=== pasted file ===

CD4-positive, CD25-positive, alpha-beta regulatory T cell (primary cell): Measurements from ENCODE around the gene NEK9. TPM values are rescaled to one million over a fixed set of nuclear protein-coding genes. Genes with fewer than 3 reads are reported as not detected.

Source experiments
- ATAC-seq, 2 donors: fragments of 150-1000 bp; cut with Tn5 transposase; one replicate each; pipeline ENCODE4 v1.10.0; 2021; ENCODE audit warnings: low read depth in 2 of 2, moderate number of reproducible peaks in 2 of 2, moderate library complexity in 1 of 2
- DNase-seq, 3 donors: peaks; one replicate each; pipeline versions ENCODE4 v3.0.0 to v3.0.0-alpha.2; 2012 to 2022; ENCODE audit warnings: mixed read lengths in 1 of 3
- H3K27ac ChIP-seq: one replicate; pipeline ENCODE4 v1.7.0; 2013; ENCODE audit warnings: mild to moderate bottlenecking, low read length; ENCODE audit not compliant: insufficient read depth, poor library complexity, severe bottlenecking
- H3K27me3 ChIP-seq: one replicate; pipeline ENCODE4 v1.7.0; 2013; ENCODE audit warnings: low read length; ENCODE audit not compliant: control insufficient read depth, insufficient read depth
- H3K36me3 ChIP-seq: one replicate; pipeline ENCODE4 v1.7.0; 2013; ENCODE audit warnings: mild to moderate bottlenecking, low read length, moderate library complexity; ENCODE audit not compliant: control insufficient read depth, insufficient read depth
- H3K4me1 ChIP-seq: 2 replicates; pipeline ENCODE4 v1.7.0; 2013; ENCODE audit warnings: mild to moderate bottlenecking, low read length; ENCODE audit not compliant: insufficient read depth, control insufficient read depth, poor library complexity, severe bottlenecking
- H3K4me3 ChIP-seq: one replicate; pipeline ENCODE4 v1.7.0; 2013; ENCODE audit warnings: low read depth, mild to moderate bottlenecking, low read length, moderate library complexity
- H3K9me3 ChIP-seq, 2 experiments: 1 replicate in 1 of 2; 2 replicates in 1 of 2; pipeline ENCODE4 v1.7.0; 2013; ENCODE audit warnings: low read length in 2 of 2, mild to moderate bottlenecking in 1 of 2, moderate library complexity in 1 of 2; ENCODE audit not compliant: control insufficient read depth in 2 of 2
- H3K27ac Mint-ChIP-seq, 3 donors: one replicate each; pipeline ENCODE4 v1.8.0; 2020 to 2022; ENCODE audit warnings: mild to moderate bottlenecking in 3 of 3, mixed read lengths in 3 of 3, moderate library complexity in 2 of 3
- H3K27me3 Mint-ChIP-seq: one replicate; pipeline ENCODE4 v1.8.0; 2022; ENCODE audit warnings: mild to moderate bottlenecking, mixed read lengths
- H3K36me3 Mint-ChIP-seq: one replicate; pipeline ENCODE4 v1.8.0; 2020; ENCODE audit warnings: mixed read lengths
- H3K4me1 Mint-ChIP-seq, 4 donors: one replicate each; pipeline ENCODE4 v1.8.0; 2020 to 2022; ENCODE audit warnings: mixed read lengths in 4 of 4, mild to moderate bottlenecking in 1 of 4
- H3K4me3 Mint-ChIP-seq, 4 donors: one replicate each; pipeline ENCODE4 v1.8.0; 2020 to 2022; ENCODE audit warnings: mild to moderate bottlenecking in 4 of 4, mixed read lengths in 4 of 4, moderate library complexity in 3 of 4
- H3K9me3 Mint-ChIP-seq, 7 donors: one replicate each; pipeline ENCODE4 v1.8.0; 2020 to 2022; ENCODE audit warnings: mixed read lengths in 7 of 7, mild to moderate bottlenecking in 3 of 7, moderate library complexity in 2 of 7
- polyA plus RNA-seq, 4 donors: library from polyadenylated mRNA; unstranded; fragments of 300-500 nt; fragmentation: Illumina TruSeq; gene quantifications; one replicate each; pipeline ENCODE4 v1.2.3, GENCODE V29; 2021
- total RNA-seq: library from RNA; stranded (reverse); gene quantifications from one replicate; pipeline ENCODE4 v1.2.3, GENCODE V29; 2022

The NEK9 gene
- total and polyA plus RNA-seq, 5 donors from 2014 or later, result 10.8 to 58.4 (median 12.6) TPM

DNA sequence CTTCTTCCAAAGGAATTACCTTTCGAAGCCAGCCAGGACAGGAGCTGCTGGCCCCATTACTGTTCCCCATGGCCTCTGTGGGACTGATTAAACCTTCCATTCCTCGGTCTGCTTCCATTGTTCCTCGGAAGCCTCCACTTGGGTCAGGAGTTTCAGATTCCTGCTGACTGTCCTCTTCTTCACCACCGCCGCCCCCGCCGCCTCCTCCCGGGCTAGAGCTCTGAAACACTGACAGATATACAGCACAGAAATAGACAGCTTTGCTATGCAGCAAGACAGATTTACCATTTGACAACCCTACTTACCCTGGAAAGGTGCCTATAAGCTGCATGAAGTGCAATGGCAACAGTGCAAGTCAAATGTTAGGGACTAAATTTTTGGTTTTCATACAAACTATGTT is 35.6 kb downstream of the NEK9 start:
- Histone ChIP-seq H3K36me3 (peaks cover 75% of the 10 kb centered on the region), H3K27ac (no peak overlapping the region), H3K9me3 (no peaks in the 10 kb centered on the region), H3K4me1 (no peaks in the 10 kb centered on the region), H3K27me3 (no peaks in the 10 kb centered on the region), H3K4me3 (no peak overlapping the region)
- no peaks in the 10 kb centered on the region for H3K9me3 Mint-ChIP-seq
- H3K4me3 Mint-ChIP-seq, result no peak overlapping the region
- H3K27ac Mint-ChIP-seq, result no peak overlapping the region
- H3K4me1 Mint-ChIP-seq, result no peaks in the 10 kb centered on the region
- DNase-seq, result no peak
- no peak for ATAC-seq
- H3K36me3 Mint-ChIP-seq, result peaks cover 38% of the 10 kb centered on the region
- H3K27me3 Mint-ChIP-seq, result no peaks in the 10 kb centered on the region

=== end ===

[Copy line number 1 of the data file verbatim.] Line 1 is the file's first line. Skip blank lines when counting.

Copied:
CD4-positive, CD25-positive, alpha-beta regulatory T cell (primary cell): Measurements from ENCODE around the gene NEK9. TPM values are rescaled to one million over a fixed set of nuclear protein-coding genes. Genes with fewer than 3 reads are reported as not detected.